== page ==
A guest post from friend, Ted Rich...
It is hard to believe, but another Thanksgiving holiday is upon us. This is probably my favorite holiday of the year for many reasons, including that it is celebrated by almost everyone in our country and doesn’t involve the stress of gifts or forcing the kids into outfits they only wear once a year.Most importantly this holiday is special because at its core it is simply about taking a break from our hectic lives to gather with family and friends, share a meal, and be thankful. And for those reading this who live in America, have at least decent health, and have a few close relationships, that puts you ahead of 99% of the rest of the world, and those things alone are enough to celebrate on Thanksgiving. It seems like gratitude is becoming a lost value in our society, but at least we still focus on it one day a year. It is so important to our well-being that we should probably have a Thanksgiving Day once a month, or even once a week!
We have so much to be grateful for in our household, but this year the overwhelming feelings are that I am thankful just to be alive, and I am thankful that I was blessed to know Jason Beaird for over 25 years. Jason taught us so many things both with his words and with how he lived his life, and so many of those lessons are encompassed in the spirit of Thanksgiving Day. If he could speak to us this Thanksgiving, he would probably suggest to us a few key areas for us to keep in mind when pondering gratitude during the holiday.Jason would tell us how incredibly short our time is here on Earth, and to be thankful for each and every day that we have. He would tell us to treat each day as a gift and to dream, build, explore and take on new challenges and risks. He would tell us to be grateful that we live in a country that allows us the freedom and opportunity to pursue life on our own terms, and to never give up in those pursuits.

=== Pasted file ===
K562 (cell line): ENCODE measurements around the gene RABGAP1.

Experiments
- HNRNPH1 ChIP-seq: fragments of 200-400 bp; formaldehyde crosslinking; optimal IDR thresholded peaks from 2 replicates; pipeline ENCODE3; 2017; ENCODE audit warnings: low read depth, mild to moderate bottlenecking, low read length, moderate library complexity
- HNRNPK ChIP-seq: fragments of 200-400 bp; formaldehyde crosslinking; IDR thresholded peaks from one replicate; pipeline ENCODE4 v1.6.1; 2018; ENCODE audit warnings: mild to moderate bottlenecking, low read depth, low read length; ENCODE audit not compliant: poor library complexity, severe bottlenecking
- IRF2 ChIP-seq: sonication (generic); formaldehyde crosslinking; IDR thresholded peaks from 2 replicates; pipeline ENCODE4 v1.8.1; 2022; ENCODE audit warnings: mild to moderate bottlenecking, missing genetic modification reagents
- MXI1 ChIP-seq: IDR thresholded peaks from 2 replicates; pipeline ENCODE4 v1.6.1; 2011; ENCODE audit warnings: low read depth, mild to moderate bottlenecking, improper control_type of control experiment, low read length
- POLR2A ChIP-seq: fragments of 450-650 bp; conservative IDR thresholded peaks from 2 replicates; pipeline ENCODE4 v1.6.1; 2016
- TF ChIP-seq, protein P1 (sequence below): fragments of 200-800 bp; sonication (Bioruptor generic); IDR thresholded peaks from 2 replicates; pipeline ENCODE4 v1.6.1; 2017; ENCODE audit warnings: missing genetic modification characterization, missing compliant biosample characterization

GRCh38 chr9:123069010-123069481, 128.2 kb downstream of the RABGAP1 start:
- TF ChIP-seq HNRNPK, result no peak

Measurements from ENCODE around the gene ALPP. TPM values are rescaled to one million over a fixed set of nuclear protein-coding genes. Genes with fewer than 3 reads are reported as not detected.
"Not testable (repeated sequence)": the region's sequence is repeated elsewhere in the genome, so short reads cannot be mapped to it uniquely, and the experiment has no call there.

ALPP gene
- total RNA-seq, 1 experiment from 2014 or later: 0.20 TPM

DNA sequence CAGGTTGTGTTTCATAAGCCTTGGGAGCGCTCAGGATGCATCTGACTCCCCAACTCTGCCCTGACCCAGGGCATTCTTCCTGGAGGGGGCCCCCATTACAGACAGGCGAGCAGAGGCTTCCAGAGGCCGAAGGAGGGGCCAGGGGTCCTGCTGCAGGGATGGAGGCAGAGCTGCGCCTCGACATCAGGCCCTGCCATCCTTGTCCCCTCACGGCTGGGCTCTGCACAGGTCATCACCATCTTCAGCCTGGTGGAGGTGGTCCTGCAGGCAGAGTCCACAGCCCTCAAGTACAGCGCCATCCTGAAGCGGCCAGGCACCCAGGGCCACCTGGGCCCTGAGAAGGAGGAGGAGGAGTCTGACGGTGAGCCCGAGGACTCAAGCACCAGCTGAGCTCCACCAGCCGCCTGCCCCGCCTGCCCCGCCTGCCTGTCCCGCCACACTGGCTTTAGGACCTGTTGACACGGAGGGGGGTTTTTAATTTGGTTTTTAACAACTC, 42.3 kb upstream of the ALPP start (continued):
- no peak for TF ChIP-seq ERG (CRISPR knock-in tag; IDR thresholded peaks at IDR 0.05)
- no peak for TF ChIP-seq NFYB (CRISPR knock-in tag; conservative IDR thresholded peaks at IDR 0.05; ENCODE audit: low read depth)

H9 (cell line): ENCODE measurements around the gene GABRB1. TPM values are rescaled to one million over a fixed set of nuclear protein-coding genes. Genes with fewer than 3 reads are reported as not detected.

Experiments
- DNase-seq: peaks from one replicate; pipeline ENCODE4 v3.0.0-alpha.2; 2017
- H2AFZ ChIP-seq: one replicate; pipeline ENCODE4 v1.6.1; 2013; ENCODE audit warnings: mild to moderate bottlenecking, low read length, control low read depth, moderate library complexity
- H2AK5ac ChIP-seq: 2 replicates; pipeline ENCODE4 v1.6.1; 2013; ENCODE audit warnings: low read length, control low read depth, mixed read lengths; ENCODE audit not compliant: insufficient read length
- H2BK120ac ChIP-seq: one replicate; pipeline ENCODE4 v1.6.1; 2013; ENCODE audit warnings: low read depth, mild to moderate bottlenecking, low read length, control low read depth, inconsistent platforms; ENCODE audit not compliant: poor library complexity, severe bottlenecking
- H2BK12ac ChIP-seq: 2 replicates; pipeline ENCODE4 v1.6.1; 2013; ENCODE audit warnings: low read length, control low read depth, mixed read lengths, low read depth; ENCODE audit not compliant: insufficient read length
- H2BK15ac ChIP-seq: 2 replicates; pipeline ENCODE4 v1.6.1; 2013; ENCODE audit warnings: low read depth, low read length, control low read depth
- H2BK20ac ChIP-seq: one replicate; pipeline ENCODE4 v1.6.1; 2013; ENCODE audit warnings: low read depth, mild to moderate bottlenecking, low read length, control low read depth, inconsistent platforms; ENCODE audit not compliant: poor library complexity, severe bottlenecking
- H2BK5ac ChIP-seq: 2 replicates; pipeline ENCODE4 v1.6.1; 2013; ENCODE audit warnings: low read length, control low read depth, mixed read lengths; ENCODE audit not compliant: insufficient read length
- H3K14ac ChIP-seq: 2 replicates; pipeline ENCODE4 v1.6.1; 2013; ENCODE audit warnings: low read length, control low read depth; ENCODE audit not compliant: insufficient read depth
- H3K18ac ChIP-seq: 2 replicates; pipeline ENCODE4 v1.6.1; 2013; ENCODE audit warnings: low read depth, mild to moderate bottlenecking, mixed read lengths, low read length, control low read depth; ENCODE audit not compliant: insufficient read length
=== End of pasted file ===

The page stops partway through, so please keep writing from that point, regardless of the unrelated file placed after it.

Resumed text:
Jason would remind us to be thankful to live in a place where you can practice your faith and values of choice. He was a man of faith and would tell us that Heaven is for real, but also that whatever your beliefs are, be true to them knowing that none of us is guaranteed to be here tomorrow.Most importantly, Jason would tell us to be grateful for the close relationships in our lives, and to love and cherish them each and every day. He was so intentional about making sure those he cared about knew it, and that is something each of us should be practicing not just on Thanksgiving, but every day.
Notice that none of the above concepts reference material possessions, fame, fortune or any of the typical drivers of ‘success and happiness’ promoted by today’s society. No, Jason would tell us with great certainty now that those things do not matter, and that it is the simple and important things in our lives on which we should focus during the Thanksgiving holiday.This Thanksgiving, take some extra time to think about the life of Jason Beaird and the lessons he taught us both during his life and with his passing. Talk with your friends and family about the simple but powerful ideals that Jason held dear and how those should be the focus of Thanksgiving instead of the three F’s (food, football and Friday) that our society hold up high.
In our house, we will be giving thanks for having known Jason and having learned so much from him.Happy Thanksgiving to all! Ted Rich